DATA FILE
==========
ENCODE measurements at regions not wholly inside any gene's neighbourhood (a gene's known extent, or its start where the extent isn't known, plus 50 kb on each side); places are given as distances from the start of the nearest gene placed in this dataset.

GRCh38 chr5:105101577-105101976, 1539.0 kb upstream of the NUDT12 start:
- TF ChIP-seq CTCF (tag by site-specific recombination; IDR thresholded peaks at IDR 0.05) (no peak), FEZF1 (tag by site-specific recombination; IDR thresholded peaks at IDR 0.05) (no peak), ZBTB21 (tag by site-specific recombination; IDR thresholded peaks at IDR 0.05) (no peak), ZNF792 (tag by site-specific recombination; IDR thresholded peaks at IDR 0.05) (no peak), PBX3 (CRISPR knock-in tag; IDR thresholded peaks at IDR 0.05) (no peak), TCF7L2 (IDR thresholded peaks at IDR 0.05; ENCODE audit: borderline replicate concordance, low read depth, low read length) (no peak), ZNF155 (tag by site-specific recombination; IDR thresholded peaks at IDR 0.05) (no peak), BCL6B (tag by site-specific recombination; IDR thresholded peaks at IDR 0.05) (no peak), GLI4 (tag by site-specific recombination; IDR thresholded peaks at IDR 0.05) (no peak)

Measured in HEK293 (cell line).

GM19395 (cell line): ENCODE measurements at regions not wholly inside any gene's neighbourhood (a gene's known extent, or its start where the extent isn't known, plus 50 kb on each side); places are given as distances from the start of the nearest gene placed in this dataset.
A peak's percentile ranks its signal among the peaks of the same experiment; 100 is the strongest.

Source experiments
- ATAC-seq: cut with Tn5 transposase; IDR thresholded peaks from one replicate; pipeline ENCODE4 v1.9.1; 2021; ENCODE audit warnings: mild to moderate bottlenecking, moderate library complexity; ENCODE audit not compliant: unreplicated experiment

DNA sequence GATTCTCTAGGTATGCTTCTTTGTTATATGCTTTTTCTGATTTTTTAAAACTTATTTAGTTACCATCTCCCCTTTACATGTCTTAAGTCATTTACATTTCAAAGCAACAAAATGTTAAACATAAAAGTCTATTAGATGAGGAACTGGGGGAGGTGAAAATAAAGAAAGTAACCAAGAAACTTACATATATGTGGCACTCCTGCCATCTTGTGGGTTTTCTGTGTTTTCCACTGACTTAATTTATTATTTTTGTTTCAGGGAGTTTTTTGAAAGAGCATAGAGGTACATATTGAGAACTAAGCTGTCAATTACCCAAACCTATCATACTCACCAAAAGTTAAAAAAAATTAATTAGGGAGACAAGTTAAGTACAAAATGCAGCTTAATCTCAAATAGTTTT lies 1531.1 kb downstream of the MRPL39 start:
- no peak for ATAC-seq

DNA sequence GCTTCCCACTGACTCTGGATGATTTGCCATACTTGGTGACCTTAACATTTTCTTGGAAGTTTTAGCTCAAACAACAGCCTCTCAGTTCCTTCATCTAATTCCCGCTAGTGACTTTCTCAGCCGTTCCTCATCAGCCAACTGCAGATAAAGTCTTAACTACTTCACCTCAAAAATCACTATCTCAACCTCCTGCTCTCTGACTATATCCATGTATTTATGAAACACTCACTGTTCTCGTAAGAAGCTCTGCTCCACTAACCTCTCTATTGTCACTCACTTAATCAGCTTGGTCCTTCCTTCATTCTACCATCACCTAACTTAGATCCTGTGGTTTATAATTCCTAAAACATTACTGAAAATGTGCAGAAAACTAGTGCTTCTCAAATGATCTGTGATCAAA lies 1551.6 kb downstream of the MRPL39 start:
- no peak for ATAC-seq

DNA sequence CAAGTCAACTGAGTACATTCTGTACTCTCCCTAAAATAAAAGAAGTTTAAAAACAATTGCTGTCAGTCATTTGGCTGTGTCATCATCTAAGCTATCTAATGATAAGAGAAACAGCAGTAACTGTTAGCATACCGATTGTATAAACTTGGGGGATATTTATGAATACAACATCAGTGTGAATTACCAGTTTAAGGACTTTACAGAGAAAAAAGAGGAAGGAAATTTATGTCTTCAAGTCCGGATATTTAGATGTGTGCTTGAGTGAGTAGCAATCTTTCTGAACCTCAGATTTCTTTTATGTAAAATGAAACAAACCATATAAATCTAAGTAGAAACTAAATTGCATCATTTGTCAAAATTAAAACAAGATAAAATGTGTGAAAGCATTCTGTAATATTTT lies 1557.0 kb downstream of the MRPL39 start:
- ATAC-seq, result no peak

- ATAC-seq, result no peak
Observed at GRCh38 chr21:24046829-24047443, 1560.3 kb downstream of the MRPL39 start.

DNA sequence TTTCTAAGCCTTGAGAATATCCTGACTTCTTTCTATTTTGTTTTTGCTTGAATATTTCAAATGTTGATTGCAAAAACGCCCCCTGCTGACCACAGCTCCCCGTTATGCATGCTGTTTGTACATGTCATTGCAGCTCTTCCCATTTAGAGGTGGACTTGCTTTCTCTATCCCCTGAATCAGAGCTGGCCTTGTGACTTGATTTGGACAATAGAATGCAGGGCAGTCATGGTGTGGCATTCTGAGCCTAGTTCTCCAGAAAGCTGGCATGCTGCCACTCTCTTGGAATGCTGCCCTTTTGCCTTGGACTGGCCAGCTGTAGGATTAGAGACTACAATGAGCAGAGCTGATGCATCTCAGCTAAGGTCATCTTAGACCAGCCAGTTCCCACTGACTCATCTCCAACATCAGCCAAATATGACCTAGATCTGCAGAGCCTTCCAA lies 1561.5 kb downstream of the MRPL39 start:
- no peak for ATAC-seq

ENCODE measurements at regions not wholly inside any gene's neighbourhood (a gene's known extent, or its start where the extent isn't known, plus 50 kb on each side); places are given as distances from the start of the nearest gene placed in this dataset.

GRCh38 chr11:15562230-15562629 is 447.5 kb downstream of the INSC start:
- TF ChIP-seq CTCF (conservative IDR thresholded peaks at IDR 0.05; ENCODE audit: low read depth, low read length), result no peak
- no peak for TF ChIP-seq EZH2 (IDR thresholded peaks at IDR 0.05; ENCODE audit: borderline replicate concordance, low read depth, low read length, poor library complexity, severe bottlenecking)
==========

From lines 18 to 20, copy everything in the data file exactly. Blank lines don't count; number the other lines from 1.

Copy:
- no peak for ATAC-seq

ENCODE measurements at regions not wholly inside any gene's neighbourhood (a gene's known extent, or its start where the extent isn't known, plus 50 kb on each side); places are given as distances from the start of the nearest gene placed in this dataset.

GRCh38 chr11:15562230-15562629 is 447.5 kb downstream of the INSC start: